For 25 years, I observed yesterday’s holiday as not much more than that: a single day to celebrate my mom. It always involved a card with a sweet sentiment and a gift of some sort, but that’s about as far as it went.
But, having had the amazing blessing of being a mama of one for the last 19 months (and a mother-to-be of two for the past five months), I’ve come to see mothers and their special day in a whole new light.
Now, if I could make every day of the year Mother’s Day, I would. Partially because who wouldn’t want a box of Godiva chocolates and a pedicure every single day?! (Yeah. My kid has awesome taste.) But, really, because appreciation for a mama shouldn’t just be expressed one day a year.
Three-hundred-sixty-five days a year, a mother’s life revolves around others. Almost from the moment of conception (or at least the first bout of morning sickness!) she gives of herself completely. From pregnancy until a mama breathes her last breath, she is wrapped up in her child body, heart and mind.
I saw a perfect example of this last week while I was visiting my parents in California. Jacob came down with a terrible bug that introduced me to what it felt like to be covered in baby vomit (and in some cases diarrhea) … over … and over … and over again. Thanks to food poisoning or the flu bug (doctors aren’t sure which) Jacob was as pitiful as could be for four days of our vacation. Feverish and lethargic, he just wanted to be held and rocked and walked for hours on end. (One perk—I’m totally ready for the next arm wrestling challenge that comes my way.) After a trip to the ER on the second day, the doctor told us he had to be given fluids every fifteen minutes via a syringe when awake and every hour throughout the night.
Since Tom wasn’t with us, there was no tag teaming on baby duty. Thank the Lord, I didn’t go it alone, though. Though my mom isn’t able to pick up or hold Jacob, she was there to make sure we were as comfortable as could be, bringing us pillows, water, juice and ice chips. She even cut my food into bite-sized pieces so I could hold Jacob and still eat. None of this was easy for her. She has been fighting a severe illness, and being up all day and into the night taking care of us was a strain on her body, but she did it willingly. For her, like for me, there was never any thought of doing any less. It truly was a labor of love.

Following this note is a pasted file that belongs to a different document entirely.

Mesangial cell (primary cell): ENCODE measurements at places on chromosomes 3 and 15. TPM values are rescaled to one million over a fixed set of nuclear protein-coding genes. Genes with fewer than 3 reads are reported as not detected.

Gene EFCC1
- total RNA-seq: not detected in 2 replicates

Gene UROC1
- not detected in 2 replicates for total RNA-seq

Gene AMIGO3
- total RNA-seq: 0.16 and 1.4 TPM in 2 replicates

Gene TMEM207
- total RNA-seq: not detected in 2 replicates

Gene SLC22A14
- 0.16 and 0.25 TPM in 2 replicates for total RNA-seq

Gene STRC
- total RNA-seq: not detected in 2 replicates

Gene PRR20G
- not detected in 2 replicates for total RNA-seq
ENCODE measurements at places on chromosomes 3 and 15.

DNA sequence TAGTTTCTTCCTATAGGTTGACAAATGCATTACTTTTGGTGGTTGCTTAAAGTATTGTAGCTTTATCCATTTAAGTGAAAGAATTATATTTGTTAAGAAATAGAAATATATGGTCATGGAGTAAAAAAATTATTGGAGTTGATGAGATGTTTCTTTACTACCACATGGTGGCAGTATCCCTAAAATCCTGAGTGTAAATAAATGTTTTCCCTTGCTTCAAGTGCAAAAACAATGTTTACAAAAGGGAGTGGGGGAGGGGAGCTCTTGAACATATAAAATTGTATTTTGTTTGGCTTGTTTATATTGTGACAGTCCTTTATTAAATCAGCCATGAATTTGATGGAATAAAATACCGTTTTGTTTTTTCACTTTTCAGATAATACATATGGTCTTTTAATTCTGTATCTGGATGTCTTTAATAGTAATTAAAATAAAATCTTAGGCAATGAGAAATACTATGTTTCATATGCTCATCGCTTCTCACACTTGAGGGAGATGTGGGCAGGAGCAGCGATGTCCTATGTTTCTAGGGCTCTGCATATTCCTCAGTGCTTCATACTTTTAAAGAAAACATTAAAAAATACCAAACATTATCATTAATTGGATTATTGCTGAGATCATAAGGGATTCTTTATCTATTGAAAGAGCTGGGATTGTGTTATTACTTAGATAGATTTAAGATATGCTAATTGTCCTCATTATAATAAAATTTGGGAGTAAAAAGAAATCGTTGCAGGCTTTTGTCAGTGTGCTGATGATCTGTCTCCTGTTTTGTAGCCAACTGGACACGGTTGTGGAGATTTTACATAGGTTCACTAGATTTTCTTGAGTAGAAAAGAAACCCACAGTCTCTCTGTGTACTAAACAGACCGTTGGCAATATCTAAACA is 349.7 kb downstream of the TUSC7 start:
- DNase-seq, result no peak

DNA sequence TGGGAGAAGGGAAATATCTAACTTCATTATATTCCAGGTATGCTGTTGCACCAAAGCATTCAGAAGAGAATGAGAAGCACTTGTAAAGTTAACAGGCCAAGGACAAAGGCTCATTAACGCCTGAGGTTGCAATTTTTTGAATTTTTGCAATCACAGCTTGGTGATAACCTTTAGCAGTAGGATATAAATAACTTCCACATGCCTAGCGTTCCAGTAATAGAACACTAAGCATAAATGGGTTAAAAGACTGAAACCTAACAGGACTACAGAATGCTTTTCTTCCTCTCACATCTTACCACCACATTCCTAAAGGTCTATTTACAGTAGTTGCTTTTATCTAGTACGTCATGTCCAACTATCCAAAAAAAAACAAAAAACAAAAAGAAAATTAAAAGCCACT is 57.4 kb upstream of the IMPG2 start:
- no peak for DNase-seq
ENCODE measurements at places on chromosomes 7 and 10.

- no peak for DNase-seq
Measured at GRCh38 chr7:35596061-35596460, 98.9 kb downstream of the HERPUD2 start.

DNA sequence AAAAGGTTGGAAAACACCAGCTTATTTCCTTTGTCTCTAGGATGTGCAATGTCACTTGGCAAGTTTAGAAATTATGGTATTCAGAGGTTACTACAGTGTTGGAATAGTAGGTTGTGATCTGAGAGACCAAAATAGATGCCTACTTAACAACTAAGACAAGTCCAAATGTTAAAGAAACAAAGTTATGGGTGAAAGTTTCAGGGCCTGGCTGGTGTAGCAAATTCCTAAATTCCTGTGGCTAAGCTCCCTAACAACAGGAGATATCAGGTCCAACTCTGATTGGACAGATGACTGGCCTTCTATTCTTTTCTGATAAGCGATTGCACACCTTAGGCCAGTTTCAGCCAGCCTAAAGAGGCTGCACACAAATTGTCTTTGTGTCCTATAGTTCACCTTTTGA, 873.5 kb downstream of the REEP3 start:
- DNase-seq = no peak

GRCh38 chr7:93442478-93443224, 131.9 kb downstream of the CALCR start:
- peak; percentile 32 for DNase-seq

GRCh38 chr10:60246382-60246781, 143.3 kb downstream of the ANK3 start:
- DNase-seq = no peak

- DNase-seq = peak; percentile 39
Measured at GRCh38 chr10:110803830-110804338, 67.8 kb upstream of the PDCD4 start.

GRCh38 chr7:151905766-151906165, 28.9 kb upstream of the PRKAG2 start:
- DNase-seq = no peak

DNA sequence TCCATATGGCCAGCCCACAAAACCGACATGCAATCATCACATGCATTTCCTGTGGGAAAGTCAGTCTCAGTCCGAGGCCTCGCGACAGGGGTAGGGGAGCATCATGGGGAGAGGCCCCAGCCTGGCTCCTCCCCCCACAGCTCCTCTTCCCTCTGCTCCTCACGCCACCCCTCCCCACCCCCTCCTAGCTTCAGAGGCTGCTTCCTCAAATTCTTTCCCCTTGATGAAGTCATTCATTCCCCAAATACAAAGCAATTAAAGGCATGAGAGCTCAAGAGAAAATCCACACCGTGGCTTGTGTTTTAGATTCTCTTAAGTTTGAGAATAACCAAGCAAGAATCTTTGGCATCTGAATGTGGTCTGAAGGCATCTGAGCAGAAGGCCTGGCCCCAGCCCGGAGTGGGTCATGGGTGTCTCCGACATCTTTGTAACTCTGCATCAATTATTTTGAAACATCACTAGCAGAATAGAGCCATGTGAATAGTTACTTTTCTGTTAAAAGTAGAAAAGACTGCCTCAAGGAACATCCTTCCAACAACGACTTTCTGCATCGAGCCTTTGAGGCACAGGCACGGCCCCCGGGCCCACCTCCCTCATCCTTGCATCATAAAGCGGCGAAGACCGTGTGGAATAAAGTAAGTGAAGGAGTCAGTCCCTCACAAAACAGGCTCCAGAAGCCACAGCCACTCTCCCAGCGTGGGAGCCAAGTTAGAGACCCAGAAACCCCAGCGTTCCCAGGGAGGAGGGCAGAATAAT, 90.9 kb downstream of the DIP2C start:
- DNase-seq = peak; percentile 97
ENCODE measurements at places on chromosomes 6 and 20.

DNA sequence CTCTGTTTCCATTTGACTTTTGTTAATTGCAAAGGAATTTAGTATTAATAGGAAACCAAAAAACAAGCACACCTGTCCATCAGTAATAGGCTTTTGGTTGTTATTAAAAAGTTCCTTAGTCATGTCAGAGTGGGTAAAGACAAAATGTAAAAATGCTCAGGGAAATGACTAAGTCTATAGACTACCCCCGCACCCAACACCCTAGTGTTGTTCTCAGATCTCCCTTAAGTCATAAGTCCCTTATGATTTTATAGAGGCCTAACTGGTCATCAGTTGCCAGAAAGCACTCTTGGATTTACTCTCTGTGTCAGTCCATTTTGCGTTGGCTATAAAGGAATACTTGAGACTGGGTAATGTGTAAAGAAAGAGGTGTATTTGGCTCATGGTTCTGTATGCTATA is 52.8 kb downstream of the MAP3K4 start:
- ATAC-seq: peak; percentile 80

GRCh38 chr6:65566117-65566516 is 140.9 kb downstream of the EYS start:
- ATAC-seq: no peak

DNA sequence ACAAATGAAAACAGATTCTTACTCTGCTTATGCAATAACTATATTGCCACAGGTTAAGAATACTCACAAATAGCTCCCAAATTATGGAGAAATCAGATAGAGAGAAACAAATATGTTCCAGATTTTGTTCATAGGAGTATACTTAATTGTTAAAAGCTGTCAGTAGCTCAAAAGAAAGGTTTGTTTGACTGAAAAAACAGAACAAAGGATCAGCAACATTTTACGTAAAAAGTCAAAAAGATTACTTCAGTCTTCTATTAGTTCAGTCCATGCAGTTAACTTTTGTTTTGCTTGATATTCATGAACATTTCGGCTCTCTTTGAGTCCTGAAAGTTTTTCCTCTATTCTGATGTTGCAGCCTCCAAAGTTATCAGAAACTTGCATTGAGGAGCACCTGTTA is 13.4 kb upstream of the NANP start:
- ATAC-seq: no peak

(For the record, my dad was a trooper, too. He took on laundry duty, which was no fun task that day, I assure you, and picked up juice and food for Jacob at the grocery store. Thanks, again, dad! I’ll save more of your praise for a Father’s Day post.)
Though the experience wasn’t one I’d care to repeat anytime soon (or, let’s be honest, ever!), it gave me an opportunity to get a deeper glimpse of what mama love is really all about. There’s no denying that caring for your children, young or old, is a whole lot of work. You know how the old saying goes, “If it was going to be easy, it never would have started with something called labor.” But it’s a labor of love, and one that this mama wouldn’t change for the world.